What is Foreclosure?

Foreclosure is a process that allows a lender to recover the amount owed on a defaulted loan by selling or taking ownership (repossession) of the property securing the loan. The foreclosure process begins when a borrower/owner defaults on loan payments (usually mortgage payments) and the lender files a public default notice, called a Notice of Default or Lis Pendens. The foreclosure process can end one of four ways:

  1. The borrower/owner reinstates the loan by paying off the default amount during a grace period determined by state law. This grace period is also known as pre-foreclosure.
  2. The borrower/owner sells the property to a third party during the pre-foreclosure period. The sale allows the borrower/owner to pay off the loan and avoid having a foreclosure on his or her credit history.
  3. A third party buys the property at a public auction at the end of the pre-foreclosure period.
  4. The lender takes ownership of the property, usually with the intent to re-sell it on the open market. The lender can take ownership either through an agreement with the borrower/owner during pre-foreclosure, via a short sale foreclosure or by buying back the property at the public auction. Properties repossessed by the lender are also known as bank-owned or REO properties (Real Estate Owned by the lender).

CA Foreclosure Process

Bank-owned (REO)

If the lender takes ownership of the property, either through an agreement with the owner during pre-foreclosure or at the public auction, the lender will usually want to re-sell the property to recover the unpaid loan amount. The lender will then typically clear the title and perform needed maintenance and repair;  Bank foreclosures can become government foreclosures if the loan is backed by a government agency such as the Department of Housing and Urban Development (HUD) or the Department of Veterans Affairs (VA). In that case the government agency would be responsible for selling the property.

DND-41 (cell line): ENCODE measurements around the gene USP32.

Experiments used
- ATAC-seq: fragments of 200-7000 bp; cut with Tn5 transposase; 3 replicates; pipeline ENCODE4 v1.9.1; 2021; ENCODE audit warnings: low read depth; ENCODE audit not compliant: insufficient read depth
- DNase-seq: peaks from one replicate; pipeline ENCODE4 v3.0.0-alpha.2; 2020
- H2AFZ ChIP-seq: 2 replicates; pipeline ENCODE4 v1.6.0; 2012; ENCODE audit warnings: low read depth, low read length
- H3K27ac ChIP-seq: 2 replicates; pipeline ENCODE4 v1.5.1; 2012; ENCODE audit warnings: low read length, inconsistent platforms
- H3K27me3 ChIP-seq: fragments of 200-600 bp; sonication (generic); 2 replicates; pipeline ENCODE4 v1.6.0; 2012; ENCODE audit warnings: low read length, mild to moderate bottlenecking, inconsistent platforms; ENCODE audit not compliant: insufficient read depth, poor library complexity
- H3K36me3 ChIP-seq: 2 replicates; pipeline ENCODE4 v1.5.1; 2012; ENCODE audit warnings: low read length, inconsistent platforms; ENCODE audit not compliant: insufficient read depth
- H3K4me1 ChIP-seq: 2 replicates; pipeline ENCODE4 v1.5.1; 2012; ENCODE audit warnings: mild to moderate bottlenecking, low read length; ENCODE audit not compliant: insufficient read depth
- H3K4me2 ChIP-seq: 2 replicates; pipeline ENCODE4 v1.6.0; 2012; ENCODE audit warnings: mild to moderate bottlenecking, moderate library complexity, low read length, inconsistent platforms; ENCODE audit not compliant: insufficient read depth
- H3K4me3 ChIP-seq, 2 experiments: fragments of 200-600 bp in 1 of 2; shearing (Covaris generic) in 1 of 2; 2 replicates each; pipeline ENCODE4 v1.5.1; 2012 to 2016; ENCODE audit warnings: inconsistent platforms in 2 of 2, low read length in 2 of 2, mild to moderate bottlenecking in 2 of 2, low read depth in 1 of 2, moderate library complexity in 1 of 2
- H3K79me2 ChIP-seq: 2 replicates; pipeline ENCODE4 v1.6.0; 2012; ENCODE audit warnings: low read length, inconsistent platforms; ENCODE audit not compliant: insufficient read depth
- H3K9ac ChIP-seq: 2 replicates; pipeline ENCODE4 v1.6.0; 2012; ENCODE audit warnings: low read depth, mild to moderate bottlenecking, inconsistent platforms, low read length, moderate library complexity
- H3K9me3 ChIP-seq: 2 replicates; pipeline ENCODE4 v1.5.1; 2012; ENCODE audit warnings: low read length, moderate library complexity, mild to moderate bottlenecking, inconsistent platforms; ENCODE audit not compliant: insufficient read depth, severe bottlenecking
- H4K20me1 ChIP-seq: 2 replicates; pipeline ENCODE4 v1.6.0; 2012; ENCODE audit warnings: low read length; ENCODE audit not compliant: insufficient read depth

The reason why residential properties prices continue to be depressed in many areas of the United States, is because of the large number of bank-owned properties that flood the market. These properties put a downward pressure on market prices.  In many regional markets in California, by far the majority of properties on the market, are distressed sales, meaning they are either short-sales or REOs.  At some point, the REO inventory will dry up, at that time the market prices will be determined by new homes prices, which are basically the cost of the land, the cost to build the homes, and the builders’ margins. Since current prices are well below replacement cost,  when this happens, prices will surge back to normal.

What is a Short-Sale ?

A short sale is a sale of real estate in which the proceeds from selling the property will fall short of the balance of debts secured by liens against the property and the property owner cannot afford to repay the liens full amounts, whereby the lien holders agree to release their lien on the real estate and accept less than the amount owed on the debt. Any unpaid balance owed to the creditors is known as a deficiency. Short sale agreements do not necessarily release borrowers from their obligations to repay any defiencies of the loans, unless specifically agreed to between the parties.
A short sale typically occurs during the pre-foreclosure period, but it may also happen when the borrower’s loan is still current.

When a property is listed as a short-sale on the MLS (Multiple Listing Service), frequently the price listed has not been approved by the lender (lien holder). Therefore when a buyer offers at listing price, it may not necessarily be approved, later on, by the lender. In fact, often times, it gets subsequently counter-ed by the lender at a higher price. The buyer then has the option of either accepting the higher price or reject the counter.In the former case, the buyer then proceeds in purchasing the property, however in the latter case, the property will go back on the market.